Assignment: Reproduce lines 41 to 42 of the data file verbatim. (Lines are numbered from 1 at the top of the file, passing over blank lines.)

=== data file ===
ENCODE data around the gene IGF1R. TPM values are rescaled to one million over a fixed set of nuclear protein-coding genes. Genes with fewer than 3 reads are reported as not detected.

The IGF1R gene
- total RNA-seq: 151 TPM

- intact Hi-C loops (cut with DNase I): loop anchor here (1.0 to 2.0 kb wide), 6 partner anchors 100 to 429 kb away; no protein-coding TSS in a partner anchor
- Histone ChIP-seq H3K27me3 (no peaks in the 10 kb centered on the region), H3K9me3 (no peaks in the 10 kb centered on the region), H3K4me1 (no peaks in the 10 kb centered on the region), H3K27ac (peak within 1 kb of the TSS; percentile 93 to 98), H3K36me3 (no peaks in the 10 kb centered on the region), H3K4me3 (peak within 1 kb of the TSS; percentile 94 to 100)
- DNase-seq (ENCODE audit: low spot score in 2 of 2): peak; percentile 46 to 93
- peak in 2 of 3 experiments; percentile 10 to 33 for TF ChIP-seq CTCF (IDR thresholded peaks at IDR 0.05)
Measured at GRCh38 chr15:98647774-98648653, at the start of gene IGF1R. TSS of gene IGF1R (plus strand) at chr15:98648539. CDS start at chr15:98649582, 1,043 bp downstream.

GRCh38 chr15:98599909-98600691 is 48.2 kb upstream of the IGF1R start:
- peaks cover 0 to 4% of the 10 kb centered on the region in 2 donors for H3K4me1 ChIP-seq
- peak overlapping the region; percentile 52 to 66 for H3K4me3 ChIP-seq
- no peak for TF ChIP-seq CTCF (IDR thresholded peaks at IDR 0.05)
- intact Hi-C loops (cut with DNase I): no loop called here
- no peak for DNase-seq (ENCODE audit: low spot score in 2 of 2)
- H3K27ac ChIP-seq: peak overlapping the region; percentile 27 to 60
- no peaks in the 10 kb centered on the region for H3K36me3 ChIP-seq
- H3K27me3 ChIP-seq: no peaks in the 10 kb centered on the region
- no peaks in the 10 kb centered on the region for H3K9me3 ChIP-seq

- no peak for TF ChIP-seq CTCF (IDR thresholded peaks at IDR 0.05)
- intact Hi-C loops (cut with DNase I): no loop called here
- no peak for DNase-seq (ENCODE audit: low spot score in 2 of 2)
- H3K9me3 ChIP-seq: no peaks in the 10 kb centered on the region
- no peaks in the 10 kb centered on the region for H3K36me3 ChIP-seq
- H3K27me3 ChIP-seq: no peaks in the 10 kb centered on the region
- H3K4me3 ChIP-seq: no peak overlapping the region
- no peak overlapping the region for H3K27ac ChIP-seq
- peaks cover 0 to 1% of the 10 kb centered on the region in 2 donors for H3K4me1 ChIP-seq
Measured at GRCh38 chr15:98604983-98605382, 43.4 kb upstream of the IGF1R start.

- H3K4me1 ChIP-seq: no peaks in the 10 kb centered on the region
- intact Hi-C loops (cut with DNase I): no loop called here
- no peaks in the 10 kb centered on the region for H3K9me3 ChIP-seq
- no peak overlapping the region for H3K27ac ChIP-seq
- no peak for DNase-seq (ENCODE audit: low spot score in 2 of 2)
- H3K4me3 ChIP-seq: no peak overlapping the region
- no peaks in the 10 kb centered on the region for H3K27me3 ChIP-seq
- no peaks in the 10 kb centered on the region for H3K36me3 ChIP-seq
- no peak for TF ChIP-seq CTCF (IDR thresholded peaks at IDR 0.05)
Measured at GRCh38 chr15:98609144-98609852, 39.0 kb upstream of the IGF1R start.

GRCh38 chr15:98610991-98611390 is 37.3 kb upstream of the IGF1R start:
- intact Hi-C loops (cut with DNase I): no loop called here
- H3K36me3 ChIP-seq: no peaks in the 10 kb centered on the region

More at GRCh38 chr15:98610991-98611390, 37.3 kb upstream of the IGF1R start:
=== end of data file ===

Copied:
- H3K36me3 ChIP-seq: no peaks in the 10 kb centered on the region

More at GRCh38 chr15:98610991-98611390, 37.3 kb upstream of the IGF1R start: